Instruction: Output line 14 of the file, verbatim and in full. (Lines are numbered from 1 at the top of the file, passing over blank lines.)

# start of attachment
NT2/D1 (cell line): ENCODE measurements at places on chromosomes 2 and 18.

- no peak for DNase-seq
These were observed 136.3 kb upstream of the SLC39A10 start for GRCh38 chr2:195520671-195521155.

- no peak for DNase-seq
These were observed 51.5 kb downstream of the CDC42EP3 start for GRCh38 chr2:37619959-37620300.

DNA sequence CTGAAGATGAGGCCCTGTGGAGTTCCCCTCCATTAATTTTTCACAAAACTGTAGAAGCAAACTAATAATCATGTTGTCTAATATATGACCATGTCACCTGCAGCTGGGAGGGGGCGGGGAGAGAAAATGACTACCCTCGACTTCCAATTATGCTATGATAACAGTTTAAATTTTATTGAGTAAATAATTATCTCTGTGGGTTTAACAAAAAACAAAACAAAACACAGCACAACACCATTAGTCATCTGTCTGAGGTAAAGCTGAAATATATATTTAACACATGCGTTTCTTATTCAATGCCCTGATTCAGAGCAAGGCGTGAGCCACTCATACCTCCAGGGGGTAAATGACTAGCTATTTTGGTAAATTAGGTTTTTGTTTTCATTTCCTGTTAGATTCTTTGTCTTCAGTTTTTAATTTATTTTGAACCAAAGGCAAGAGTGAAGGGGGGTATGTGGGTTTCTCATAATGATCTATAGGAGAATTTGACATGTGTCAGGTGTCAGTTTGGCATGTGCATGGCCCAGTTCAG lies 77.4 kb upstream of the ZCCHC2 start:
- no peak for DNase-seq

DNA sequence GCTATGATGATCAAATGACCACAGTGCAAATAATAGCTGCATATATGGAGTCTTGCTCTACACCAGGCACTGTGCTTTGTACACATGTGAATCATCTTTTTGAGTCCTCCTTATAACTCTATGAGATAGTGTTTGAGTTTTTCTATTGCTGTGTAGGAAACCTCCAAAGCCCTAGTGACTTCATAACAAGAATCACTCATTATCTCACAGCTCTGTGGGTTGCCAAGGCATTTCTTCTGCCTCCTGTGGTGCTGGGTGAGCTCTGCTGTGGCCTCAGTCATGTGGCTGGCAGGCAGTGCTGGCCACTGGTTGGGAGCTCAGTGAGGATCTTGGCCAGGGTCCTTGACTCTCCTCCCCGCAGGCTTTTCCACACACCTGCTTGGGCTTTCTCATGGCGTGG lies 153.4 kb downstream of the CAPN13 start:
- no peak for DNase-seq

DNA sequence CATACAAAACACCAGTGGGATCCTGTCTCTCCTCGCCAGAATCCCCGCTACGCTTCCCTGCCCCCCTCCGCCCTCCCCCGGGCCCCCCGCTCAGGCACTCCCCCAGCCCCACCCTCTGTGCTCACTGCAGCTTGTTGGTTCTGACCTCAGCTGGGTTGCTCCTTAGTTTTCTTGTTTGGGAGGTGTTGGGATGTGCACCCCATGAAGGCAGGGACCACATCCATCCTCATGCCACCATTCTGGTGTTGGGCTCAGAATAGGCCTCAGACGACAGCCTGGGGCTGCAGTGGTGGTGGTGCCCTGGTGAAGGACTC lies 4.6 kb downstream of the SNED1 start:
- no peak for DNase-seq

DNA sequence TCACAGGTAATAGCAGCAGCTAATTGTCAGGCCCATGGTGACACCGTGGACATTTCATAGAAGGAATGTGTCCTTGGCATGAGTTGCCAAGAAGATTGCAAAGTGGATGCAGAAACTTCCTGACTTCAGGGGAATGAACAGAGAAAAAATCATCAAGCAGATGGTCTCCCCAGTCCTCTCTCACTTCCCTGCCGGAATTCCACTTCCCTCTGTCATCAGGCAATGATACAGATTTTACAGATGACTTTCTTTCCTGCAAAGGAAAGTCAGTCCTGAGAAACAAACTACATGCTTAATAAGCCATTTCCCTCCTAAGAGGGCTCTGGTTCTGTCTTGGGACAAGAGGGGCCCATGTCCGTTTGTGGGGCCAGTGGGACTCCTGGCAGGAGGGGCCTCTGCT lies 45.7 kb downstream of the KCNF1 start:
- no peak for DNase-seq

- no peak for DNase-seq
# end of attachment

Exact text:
- no peak for DNase-seq